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01.12.2018 | Research article | Ausgabe 1/2018 Open Access

BMC Public Health 1/2018

Associations between national viral hepatitis policies/programmes and country-level socioeconomic factors: a sub-analysis of data from the 2013 WHO viral hepatitis policy report

BMC Public Health > Ausgabe 1/2018
Jeffrey V Lazarus, Ida Sperle, Kelly Safreed-Harmon, Charles Gore, Beatriz Cebolla, Alexander Spina
Wichtige Hinweise
An erratum to this article is available at https://​doi.​org/​10.​1186/​s12889-017-4709-6.



As more countries worldwide develop national viral hepatitis strategies, it is important to ask whether context-specific factors affect their decision-making. This study aimed to determine whether country-level socioeconomic factors are associated with viral hepatitis programmes and policy responses across WHO Member States (MS).


WHO MS focal points completed a questionnaire on national viral hepatitis policies. This secondary analysis of data reported in the 2013 Global Policy Report on the Prevention and Control of Viral Hepatitis in WHO Member States used logistic regression to examine associations between four survey questions and four socioeconomic factors: country income level, Human Development Index (HDI), health expenditure and physician density.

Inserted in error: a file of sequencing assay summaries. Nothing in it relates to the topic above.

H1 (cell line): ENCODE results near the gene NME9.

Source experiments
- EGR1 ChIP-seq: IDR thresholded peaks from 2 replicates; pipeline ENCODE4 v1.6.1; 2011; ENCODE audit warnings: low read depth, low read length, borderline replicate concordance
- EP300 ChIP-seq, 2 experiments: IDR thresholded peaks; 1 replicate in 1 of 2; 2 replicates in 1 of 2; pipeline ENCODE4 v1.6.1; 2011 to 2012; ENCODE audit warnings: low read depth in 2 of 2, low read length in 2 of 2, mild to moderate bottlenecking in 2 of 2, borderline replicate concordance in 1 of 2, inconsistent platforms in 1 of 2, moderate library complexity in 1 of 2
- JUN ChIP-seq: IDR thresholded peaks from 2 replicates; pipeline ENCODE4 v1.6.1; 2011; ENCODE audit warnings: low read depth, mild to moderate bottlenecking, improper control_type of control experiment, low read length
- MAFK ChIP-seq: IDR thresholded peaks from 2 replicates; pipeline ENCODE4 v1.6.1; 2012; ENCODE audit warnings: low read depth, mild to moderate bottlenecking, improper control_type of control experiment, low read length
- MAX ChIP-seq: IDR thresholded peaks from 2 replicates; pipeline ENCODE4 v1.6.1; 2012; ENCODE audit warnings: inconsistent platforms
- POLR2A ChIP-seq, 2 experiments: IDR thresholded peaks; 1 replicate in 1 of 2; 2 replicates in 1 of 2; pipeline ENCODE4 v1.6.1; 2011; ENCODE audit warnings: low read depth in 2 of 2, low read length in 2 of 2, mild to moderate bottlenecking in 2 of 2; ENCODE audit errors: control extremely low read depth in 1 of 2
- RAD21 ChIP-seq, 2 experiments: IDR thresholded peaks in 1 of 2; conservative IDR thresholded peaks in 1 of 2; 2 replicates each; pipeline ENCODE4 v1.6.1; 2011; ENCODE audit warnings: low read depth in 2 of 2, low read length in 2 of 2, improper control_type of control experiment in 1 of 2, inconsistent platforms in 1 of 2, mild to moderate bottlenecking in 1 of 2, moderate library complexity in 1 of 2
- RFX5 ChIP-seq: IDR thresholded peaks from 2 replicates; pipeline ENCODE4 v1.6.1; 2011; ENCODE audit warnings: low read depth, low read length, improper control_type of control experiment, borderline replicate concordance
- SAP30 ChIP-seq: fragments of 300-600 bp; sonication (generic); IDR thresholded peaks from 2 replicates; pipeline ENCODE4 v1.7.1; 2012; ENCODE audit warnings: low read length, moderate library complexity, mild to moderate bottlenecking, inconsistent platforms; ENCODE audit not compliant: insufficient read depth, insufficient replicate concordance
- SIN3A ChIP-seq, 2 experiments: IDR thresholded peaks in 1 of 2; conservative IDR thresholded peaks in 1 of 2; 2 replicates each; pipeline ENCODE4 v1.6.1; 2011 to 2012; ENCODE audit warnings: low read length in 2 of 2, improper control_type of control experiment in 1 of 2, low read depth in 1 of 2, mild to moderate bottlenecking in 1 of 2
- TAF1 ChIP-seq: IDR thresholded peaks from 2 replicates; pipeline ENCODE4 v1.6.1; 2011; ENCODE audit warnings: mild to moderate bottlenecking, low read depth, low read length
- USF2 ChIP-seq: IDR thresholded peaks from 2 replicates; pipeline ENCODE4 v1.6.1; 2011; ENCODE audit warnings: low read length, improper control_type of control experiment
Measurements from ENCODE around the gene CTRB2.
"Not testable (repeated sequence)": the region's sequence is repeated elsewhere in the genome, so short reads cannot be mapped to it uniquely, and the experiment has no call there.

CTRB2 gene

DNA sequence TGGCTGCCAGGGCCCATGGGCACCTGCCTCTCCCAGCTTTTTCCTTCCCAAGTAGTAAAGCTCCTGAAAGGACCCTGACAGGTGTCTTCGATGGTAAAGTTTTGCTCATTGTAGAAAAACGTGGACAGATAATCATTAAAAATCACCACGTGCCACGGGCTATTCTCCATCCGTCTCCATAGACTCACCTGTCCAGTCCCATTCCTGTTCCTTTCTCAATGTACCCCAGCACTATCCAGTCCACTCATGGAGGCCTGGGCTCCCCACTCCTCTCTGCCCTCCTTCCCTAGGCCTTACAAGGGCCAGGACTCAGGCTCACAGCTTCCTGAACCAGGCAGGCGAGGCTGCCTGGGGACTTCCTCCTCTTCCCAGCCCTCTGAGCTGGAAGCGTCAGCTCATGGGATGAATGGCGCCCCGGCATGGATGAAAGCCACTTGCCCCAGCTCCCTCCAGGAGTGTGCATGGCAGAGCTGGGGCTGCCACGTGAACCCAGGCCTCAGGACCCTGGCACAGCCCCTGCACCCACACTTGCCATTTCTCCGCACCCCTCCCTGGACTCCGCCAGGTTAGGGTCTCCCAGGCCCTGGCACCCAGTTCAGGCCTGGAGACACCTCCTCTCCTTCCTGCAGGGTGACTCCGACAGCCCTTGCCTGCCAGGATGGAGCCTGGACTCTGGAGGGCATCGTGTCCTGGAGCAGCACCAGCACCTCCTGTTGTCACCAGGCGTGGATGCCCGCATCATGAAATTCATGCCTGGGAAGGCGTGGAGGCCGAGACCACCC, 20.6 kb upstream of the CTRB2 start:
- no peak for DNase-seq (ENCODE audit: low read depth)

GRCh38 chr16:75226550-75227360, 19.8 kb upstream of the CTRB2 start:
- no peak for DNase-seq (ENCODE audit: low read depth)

This analysis included 119 MS. MS were more likely to have routine viral hepatitis surveillance and to have a national strategy and/or policy/guidelines for preventing infection in healthcare settings if they were in the higher binary categories for income level, HDI, health expenditure and physician density. In multivariable analyses, the only significant finding was a positive association between having routine surveillance and being in the higher binary HDI category (adjusted odds ratio 26; 95% confidence interval 2.0–340).


Countries with differing socioeconomic status indicators did not appear to differ greatly regarding the existence of key national policies and programmes. A more nuanced understanding of the multifaceted interactions of socioeconomic factors, health policy, service delivery and health outcomes is needed to support country-level efforts to eliminate viral hepatitis.
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